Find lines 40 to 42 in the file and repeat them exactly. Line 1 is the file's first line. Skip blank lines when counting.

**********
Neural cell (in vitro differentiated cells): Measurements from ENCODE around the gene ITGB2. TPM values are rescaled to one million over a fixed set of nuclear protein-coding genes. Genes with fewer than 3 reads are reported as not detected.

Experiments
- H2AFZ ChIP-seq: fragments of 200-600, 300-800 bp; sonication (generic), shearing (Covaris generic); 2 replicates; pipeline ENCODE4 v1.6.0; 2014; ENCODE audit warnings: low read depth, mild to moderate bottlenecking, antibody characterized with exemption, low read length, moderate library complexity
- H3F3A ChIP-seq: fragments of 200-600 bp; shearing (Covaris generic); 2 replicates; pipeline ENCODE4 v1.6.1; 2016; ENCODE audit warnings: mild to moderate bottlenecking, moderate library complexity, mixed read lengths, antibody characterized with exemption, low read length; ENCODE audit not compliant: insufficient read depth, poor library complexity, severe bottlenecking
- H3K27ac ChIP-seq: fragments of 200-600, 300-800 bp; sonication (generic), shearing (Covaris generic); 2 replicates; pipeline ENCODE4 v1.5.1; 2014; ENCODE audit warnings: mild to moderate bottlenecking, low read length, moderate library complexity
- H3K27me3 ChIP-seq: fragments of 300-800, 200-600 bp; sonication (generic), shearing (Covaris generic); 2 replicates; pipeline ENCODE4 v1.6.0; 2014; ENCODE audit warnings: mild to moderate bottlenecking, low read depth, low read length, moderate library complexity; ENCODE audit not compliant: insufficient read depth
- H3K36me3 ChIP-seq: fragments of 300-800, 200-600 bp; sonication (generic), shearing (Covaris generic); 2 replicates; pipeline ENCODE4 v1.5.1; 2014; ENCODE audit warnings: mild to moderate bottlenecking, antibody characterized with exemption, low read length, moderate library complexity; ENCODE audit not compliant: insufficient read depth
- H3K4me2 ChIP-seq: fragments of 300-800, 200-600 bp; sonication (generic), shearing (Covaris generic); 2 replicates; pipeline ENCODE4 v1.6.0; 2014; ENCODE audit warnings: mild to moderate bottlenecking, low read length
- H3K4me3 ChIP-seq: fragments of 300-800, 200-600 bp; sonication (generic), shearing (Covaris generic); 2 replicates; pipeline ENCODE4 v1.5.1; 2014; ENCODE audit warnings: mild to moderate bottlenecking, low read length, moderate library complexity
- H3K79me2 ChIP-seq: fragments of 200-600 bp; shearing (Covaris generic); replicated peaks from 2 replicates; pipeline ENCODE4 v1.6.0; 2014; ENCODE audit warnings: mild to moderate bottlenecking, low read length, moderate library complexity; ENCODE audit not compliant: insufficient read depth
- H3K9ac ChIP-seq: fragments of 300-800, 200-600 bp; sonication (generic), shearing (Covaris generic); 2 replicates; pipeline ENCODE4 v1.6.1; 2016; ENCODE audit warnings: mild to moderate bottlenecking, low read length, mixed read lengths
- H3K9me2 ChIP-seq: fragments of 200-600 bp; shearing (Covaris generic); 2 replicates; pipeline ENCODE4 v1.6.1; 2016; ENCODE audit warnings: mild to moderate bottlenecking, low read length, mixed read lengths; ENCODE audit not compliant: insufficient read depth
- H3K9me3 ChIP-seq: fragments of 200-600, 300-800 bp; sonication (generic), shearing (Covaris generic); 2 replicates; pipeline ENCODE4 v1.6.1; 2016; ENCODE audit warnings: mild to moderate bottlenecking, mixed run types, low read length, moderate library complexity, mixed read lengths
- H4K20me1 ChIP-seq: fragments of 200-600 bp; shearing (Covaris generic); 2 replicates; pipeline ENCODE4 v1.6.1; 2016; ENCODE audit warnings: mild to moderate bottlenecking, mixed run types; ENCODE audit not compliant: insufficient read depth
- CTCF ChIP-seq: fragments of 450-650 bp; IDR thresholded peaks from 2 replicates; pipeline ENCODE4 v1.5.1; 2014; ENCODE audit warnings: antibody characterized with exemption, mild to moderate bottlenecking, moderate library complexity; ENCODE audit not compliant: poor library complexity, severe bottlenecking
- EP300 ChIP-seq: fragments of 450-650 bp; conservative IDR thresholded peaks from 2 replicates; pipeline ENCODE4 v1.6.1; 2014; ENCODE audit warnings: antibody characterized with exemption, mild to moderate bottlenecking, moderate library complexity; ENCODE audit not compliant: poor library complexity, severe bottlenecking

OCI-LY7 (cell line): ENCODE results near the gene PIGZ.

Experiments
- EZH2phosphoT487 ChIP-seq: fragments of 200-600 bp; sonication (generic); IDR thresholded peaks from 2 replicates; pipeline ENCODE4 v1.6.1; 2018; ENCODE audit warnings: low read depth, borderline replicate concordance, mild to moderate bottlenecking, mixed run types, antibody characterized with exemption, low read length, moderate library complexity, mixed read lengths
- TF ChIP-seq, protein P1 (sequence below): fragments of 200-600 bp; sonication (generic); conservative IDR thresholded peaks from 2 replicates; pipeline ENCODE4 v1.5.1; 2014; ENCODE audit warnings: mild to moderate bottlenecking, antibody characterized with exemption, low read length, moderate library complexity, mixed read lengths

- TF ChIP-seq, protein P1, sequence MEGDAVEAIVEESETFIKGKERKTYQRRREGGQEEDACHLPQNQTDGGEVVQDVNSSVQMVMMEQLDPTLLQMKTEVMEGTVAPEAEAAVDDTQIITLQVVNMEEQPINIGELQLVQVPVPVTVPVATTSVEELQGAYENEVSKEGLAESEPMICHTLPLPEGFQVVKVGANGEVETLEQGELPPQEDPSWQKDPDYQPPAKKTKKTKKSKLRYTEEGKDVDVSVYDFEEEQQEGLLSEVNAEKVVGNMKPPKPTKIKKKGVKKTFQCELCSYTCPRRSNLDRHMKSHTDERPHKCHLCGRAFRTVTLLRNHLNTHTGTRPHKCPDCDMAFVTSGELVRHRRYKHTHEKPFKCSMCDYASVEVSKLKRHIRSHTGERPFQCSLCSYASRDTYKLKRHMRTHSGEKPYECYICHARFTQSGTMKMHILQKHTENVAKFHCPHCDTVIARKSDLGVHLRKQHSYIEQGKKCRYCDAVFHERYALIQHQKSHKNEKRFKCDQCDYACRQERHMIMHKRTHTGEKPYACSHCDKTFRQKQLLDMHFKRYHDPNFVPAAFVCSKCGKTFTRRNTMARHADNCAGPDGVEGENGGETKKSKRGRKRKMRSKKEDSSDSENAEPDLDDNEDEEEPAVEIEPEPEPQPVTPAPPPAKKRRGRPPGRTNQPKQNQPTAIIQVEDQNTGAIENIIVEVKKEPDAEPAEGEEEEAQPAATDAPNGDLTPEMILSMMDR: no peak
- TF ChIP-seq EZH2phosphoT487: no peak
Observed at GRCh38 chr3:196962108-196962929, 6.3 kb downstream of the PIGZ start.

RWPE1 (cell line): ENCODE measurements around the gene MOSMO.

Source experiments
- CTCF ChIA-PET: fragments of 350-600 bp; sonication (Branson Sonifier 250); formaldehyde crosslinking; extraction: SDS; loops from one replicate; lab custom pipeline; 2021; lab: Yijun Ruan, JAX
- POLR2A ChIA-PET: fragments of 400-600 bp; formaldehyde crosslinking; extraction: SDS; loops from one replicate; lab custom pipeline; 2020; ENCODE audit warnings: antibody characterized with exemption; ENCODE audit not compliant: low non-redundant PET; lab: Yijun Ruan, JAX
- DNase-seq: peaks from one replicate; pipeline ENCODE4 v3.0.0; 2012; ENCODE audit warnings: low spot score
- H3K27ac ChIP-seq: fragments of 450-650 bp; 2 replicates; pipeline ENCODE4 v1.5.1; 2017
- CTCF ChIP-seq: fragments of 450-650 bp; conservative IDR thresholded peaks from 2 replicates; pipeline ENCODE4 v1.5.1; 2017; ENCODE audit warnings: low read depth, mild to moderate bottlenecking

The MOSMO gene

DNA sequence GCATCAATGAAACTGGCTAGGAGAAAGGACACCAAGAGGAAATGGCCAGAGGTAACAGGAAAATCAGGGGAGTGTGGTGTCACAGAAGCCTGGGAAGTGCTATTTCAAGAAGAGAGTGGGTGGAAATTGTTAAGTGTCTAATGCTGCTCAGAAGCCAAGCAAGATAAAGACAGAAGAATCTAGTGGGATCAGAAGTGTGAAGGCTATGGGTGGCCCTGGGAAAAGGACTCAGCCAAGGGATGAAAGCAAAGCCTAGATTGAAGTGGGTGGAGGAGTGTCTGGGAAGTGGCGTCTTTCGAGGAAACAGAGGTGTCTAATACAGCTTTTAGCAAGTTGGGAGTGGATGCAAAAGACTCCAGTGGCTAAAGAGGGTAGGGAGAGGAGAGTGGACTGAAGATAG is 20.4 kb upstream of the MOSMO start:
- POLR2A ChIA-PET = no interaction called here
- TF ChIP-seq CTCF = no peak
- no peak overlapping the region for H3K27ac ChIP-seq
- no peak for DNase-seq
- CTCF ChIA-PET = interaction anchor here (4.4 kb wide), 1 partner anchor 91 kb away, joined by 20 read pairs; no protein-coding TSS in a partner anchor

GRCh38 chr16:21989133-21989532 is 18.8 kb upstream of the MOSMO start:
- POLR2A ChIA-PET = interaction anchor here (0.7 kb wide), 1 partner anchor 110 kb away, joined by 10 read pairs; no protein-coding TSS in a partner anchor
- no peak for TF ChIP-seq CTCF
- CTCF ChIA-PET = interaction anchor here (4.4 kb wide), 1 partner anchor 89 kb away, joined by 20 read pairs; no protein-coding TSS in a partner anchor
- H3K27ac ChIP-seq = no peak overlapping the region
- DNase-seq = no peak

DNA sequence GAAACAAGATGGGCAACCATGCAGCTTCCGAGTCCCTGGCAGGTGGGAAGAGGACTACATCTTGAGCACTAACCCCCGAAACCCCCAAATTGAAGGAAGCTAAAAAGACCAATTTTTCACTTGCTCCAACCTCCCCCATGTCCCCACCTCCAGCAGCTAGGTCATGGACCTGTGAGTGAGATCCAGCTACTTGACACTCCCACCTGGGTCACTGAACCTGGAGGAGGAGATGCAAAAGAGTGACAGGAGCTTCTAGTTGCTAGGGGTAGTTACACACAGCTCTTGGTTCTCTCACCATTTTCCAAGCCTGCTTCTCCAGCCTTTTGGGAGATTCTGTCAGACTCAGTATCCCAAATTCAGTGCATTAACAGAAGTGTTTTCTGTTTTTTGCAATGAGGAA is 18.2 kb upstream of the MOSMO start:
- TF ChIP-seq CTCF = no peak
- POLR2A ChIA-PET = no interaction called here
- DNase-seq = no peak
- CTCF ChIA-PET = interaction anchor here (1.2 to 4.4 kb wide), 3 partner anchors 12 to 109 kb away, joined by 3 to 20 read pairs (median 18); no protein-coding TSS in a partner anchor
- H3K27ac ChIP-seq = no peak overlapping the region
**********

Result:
- no peak for TF ChIP-seq CTCF
- CTCF ChIA-PET = interaction anchor here (4.4 kb wide), 1 partner anchor 89 kb away, joined by 20 read pairs; no protein-coding TSS in a partner anchor
- H3K27ac ChIP-seq = no peak overlapping the region